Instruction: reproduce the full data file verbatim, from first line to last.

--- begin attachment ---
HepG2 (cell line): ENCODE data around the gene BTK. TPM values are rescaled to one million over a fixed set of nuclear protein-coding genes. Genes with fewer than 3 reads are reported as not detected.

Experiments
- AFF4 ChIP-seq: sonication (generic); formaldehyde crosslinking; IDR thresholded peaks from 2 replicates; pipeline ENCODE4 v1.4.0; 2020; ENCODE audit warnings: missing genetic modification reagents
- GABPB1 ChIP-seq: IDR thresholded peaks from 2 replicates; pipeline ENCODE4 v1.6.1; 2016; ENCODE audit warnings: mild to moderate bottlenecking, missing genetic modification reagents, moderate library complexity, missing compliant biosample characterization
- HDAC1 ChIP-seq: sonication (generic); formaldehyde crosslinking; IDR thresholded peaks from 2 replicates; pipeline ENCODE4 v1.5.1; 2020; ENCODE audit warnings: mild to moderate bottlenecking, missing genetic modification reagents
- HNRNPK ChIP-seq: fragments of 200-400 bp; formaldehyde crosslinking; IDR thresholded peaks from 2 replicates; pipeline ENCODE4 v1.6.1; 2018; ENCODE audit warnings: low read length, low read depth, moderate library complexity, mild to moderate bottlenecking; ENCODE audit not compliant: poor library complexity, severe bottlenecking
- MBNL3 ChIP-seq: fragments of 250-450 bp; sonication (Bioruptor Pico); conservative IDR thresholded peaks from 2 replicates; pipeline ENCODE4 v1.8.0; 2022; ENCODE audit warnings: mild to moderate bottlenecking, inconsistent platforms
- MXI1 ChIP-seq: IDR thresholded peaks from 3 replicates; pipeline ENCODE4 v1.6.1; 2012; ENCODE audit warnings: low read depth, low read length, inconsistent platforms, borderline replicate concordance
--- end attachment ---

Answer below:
HepG2 (cell line): ENCODE data around the gene BTK. TPM values are rescaled to one million over a fixed set of nuclear protein-coding genes. Genes with fewer than 3 reads are reported as not detected.

Experiments
- AFF4 ChIP-seq: sonication (generic); formaldehyde crosslinking; IDR thresholded peaks from 2 replicates; pipeline ENCODE4 v1.4.0; 2020; ENCODE audit warnings: missing genetic modification reagents
- GABPB1 ChIP-seq: IDR thresholded peaks from 2 replicates; pipeline ENCODE4 v1.6.1; 2016; ENCODE audit warnings: mild to moderate bottlenecking, missing genetic modification reagents, moderate library complexity, missing compliant biosample characterization
- HDAC1 ChIP-seq: sonication (generic); formaldehyde crosslinking; IDR thresholded peaks from 2 replicates; pipeline ENCODE4 v1.5.1; 2020; ENCODE audit warnings: mild to moderate bottlenecking, missing genetic modification reagents
- HNRNPK ChIP-seq: fragments of 200-400 bp; formaldehyde crosslinking; IDR thresholded peaks from 2 replicates; pipeline ENCODE4 v1.6.1; 2018; ENCODE audit warnings: low read length, low read depth, moderate library complexity, mild to moderate bottlenecking; ENCODE audit not compliant: poor library complexity, severe bottlenecking
- MBNL3 ChIP-seq: fragments of 250-450 bp; sonication (Bioruptor Pico); conservative IDR thresholded peaks from 2 replicates; pipeline ENCODE4 v1.8.0; 2022; ENCODE audit warnings: mild to moderate bottlenecking, inconsistent platforms
- MXI1 ChIP-seq: IDR thresholded peaks from 3 replicates; pipeline ENCODE4 v1.6.1; 2012; ENCODE audit warnings: low read depth, low read length, inconsistent platforms, borderline replicate concordance